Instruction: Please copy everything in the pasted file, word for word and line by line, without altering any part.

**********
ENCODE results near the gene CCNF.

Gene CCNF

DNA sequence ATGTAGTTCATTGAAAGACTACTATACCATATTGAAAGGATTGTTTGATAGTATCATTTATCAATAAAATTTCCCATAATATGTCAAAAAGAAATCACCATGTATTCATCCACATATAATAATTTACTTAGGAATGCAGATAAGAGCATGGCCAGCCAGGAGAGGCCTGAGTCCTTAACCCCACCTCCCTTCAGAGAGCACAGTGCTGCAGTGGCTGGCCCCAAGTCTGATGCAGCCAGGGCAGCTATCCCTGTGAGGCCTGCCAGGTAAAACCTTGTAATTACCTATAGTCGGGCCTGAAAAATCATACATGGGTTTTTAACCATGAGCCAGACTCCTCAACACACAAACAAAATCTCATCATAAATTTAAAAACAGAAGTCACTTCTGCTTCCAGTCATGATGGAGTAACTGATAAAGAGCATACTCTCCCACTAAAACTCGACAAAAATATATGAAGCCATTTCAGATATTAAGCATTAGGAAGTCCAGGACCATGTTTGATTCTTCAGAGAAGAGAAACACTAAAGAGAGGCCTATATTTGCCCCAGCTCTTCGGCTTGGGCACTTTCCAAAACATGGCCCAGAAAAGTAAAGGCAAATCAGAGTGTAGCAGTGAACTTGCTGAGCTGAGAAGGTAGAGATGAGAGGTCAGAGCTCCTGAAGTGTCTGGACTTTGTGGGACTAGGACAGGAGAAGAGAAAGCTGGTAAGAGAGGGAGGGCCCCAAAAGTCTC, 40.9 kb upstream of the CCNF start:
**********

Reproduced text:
ENCODE results near the gene CCNF.

Gene CCNF

DNA sequence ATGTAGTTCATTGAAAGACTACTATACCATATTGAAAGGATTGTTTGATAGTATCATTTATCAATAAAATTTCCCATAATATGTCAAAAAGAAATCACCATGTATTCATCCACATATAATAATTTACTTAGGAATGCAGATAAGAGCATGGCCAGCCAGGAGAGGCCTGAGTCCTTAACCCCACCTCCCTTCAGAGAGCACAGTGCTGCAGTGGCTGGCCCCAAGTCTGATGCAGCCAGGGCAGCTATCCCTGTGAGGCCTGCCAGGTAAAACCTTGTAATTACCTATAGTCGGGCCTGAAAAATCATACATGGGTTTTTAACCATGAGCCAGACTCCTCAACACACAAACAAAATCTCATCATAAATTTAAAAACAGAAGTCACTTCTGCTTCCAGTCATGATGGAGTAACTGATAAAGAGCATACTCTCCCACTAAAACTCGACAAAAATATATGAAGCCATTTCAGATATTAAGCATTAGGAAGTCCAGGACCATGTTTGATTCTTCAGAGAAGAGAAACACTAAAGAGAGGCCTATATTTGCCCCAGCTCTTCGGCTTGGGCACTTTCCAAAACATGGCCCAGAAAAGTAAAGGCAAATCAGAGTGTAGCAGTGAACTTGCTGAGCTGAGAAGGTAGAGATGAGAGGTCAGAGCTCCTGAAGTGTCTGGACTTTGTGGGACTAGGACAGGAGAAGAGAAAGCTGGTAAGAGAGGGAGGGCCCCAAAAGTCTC, 40.9 kb upstream of the CCNF start: